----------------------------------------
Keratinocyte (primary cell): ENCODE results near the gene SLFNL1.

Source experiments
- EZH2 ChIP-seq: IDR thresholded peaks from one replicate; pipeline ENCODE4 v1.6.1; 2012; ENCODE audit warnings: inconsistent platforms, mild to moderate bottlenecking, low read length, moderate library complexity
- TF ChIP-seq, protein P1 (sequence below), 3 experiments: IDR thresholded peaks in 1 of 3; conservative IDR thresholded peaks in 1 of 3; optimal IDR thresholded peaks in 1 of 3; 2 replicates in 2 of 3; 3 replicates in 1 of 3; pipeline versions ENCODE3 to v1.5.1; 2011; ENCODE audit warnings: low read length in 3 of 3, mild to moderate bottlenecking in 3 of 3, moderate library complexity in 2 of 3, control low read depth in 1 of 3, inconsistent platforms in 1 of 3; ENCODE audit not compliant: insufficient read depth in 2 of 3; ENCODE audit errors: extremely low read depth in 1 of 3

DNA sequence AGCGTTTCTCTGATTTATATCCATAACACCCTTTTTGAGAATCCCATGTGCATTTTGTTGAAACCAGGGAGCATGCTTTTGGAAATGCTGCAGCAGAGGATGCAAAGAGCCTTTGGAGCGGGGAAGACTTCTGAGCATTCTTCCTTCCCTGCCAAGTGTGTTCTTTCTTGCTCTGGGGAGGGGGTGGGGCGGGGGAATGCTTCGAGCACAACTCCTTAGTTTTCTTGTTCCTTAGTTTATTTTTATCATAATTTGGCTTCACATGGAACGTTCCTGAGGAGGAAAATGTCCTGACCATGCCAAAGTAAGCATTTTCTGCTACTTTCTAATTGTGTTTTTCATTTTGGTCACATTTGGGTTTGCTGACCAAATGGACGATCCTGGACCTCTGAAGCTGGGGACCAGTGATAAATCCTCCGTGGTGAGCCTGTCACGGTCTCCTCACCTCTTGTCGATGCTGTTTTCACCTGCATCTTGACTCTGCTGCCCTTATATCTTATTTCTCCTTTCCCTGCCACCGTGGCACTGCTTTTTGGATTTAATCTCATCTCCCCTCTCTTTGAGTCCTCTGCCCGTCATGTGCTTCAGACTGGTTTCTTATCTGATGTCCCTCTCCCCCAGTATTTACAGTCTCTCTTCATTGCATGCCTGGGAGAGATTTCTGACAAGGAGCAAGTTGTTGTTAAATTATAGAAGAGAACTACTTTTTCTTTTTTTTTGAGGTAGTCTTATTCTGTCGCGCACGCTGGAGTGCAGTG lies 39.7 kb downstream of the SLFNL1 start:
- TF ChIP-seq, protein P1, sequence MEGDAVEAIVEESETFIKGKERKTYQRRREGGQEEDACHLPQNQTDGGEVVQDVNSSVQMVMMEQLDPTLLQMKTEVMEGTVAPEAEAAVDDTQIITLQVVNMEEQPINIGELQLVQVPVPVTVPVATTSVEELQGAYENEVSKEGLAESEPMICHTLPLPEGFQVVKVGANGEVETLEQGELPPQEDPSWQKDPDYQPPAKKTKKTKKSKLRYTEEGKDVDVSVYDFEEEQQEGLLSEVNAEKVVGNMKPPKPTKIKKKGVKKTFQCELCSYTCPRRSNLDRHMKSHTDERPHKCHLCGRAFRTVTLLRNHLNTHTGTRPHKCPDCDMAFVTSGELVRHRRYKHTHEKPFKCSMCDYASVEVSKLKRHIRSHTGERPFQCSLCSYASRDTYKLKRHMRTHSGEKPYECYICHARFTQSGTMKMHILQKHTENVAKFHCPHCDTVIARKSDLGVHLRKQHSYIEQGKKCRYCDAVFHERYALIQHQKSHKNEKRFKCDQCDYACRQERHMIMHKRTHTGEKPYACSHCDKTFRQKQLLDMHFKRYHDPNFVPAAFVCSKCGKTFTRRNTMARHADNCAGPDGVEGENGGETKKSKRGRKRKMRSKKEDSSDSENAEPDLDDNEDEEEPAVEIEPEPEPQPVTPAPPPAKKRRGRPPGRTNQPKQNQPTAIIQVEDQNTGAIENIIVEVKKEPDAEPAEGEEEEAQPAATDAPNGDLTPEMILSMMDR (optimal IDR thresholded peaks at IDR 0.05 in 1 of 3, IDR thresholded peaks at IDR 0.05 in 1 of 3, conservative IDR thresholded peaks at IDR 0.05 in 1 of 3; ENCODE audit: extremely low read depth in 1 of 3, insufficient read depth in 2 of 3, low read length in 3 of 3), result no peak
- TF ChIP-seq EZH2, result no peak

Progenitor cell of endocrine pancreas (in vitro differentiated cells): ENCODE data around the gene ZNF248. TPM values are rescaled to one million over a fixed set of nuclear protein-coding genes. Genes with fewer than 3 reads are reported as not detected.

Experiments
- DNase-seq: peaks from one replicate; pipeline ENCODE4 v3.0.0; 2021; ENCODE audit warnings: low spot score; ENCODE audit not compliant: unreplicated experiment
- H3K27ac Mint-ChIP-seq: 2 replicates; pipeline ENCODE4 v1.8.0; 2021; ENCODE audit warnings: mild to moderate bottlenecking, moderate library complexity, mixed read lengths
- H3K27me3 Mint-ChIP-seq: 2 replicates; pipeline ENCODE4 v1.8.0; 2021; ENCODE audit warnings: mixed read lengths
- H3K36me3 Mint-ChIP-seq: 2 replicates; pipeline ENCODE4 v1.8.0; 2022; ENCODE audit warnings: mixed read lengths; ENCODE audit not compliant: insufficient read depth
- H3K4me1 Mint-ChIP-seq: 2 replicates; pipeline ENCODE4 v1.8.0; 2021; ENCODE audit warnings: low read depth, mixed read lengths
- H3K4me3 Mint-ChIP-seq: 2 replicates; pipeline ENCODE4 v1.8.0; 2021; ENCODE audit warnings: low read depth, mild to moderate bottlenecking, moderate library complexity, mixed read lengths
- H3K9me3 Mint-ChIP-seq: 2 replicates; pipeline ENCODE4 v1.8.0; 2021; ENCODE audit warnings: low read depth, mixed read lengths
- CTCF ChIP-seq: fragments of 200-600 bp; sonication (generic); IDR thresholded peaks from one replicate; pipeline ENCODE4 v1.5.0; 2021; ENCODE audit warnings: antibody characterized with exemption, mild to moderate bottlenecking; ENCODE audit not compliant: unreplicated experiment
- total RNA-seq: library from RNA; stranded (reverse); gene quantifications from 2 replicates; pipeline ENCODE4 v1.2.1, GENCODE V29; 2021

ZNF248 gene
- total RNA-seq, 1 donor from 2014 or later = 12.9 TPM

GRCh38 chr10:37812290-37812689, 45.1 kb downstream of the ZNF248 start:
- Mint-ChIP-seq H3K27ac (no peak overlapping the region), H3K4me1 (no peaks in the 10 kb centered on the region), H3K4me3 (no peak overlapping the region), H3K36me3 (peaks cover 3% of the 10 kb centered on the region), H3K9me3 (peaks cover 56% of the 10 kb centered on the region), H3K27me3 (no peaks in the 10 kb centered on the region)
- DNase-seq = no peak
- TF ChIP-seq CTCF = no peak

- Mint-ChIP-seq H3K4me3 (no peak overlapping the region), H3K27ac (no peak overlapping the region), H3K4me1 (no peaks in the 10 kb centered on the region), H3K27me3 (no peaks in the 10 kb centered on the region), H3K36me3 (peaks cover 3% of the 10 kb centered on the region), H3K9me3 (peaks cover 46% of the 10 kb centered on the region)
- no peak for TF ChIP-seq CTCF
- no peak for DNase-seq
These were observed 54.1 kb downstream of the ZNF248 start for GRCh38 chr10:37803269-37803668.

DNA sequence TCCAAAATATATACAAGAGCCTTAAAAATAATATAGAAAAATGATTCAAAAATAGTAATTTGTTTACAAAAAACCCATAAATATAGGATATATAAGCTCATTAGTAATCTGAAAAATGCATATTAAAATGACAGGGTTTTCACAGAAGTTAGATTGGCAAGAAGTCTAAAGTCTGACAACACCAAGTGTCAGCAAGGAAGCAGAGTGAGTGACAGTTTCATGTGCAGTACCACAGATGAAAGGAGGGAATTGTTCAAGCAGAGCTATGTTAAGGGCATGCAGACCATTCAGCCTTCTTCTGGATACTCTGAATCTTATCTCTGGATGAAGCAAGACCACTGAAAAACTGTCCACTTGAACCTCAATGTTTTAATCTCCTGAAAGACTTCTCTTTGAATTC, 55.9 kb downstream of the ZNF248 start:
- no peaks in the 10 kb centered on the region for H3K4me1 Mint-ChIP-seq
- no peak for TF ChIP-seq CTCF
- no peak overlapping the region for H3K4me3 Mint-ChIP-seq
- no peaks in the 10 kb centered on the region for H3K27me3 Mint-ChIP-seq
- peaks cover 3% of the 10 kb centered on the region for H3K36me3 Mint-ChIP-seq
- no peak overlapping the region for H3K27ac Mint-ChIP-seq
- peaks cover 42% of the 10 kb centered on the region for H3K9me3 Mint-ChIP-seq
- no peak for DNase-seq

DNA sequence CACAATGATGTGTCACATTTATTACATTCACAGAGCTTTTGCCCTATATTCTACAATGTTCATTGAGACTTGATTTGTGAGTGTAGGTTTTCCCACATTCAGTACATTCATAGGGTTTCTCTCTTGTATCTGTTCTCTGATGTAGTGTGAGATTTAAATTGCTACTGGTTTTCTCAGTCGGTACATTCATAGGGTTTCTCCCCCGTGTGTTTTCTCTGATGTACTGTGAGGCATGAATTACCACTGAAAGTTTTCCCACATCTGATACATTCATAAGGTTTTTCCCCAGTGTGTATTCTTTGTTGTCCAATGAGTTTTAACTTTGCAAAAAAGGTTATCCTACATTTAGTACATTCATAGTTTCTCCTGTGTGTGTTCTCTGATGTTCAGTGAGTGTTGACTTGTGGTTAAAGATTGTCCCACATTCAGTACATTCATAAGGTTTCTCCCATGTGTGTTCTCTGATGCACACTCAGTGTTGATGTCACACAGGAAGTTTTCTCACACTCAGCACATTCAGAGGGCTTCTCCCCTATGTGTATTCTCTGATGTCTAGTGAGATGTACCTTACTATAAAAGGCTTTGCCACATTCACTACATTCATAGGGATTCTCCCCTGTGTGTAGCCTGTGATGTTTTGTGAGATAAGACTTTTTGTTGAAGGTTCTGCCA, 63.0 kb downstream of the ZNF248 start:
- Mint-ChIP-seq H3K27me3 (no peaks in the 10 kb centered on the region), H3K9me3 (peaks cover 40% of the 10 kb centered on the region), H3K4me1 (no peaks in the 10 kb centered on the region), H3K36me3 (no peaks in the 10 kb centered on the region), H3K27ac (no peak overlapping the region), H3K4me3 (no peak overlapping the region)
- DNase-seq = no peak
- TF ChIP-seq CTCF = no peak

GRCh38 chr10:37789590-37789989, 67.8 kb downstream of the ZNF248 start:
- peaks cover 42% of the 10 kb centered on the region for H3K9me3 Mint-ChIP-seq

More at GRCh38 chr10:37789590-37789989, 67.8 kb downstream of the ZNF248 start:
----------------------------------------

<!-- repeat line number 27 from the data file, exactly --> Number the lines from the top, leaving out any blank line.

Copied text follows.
- no peak for DNase-seq